My enormous thanks to the Choc Lit and Ruby Fiction team for sending me a copy of Spring at Taigh Fallon by Kirsty Ferry in return for an honest review. I’ve previously had the pleasure of ‘staying in’ with Kirsty Ferry here on Linda’s Book Bag when we chatted all about The Girl in the Photograph in a post you can read here. Today I’m delighted to be reviewing one of Kirsty’s books.
Spring at Taigh Fallon was published by Choc Lit on 19th February and is available for purchase through the links here.
Spring at Taigh Fallon
When Angel Tempest finds out that her best friend Zac has inherited a Scottish mansion, Taigh Fallon, from his great aunt, she immediately offers to go and visit it with him. It will mean closing up her jet jewellery shop in Whitby for a few days but the prospect of a spring trip to the Scottish Highlands is too tempting.
Then Kyle, Zac’s estranged and slightly grumpy Canadian cousin, unexpectedly turns up at Taigh Fallon, and events take a strange turn as the long-kept secrets of the old house begin to reveal themselves …
My Review of Spring at Taigh Fallon
Angel and Zac have been friends for years.
Now, I’ve heard such good things about Kirsty Ferry from other bloggers so I was looking forward to reading Spring at Taigh Fallon and it certainly lived up to my expectations.
I thought Kirsty Ferry had done a magnificent job in blending the two time frames for her story with the house, Taigh Fallon, at the centre. The two eras melded together so well with echoes of the past reverberating in the present. There’s just enough supernatural ghostliness to be credible and provide a frisson of excitement without straying into the realms of the ridiculous so that, although this isn’t my usual choice of genre, Kirsty Ferry held my attention completely and entertained me royally.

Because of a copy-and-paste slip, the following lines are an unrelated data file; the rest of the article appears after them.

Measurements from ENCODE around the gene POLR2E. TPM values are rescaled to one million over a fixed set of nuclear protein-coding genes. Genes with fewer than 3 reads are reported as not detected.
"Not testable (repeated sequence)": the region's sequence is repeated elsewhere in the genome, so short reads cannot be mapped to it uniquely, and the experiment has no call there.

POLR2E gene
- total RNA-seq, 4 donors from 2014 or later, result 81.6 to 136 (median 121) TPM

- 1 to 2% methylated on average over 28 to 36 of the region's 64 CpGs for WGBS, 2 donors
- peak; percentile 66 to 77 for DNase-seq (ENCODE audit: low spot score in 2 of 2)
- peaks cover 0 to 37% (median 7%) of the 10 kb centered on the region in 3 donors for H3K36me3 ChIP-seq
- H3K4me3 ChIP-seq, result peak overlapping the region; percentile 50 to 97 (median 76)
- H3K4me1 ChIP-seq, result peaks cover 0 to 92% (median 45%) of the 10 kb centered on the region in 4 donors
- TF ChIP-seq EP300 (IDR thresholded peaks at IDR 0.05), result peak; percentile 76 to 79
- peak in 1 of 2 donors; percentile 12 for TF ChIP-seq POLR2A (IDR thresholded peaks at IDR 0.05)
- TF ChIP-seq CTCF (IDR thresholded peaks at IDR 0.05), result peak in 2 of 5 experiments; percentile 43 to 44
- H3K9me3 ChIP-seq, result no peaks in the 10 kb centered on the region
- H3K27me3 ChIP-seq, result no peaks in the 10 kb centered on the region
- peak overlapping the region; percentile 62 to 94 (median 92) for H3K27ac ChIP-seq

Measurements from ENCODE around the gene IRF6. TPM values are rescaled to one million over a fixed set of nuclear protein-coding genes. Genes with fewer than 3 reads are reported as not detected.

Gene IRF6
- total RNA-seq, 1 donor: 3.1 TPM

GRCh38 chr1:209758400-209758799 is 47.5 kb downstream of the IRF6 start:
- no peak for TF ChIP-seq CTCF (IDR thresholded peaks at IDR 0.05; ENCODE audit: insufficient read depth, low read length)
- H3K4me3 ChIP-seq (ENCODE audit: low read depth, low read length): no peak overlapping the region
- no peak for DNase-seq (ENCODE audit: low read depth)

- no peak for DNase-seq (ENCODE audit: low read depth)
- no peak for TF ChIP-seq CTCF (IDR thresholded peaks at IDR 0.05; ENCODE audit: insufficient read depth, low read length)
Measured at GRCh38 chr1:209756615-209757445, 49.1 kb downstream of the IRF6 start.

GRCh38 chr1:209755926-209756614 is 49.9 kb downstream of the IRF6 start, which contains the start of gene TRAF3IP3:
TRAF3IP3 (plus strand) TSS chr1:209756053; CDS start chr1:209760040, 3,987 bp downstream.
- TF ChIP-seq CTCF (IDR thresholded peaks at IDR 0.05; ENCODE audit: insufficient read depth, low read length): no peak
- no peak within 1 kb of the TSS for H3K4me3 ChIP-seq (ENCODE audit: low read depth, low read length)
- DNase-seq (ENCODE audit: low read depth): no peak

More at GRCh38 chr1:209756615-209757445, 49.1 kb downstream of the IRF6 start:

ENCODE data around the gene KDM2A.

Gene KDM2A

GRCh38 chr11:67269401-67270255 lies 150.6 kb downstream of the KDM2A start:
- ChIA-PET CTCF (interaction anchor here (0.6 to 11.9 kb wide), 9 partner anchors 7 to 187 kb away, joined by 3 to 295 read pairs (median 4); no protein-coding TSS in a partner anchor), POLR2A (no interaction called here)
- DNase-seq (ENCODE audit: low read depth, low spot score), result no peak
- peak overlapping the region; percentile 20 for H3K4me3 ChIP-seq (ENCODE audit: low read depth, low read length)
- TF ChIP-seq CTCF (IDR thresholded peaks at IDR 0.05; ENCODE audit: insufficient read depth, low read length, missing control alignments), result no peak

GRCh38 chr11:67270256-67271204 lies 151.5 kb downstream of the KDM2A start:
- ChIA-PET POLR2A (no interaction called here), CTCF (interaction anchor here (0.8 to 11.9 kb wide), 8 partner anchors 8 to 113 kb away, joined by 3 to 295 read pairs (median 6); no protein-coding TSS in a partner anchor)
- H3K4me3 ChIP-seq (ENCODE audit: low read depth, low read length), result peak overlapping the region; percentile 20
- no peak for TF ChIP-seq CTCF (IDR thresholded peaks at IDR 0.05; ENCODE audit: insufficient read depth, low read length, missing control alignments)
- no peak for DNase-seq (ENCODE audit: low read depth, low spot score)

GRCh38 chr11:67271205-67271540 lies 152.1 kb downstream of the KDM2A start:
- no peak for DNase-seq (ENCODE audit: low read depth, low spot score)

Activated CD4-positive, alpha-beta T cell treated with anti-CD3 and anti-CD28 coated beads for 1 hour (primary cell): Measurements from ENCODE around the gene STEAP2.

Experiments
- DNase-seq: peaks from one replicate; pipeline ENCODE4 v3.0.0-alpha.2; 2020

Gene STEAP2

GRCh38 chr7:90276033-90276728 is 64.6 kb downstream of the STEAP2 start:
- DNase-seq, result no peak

Similarly, the romantic relationships in the narrative felt totally real and believable. I was captivated by both Zac and Kyle and would rather have liked a romantic interlude with either of them. Angel Tempest, however, steals the show. She’s stubborn, flawed and impetuous – just as any romantic heroine should be. I loved the fact that she’s a strong Whitby Goth rather than a simpering blond haired fragile female in need of a man to take care of her. I’m not usually overly fond of children but Grace worked well for me here and afforded Kyle the right opportunity to reveal his true nature so that the characters in Spring at Taigh Fallon felt human and warm to me.
I also thoroughly appreciated the iterative image of The Lady of Shalott that runs through the story with the tower, mirror and superstitions of the setting. It added a smashing layer of satisfaction to the read.
I thought Spring at Taigh Fallon was a perfect grown up romantic fairy tale for adults and can’t wait to read about the other Tempest sisters. I found it romantic without being slushy, well plotted and enormously entertaining. I’m only sorry it has taken me so long to discover Kirsty Ferry’s lovely writing first hand.
About Kirsty Ferry
Kirsty Ferry is from the North East of England and lives there with her husband and son. She won the English Heritage/Belsay Hall National Creative Writing competition in 2009 and has had articles and short stories published in Peoples Friend, The Weekly News, It’s Fate, Vintage Script, Ghost Voices and First Edition. Her work also appears in several anthologies, incorporating such diverse themes as vampires, crime, angels and more.
Kirsty loves writing ghostly mysteries and interweaving fact and fiction. The research is almost as much fun as writing the book itself, and if she can add a wonderful setting and a dollop of history, that’s even better.
Her day job involves sharing a building with an eclectic collection of ghosts, which can often prove rather interesting.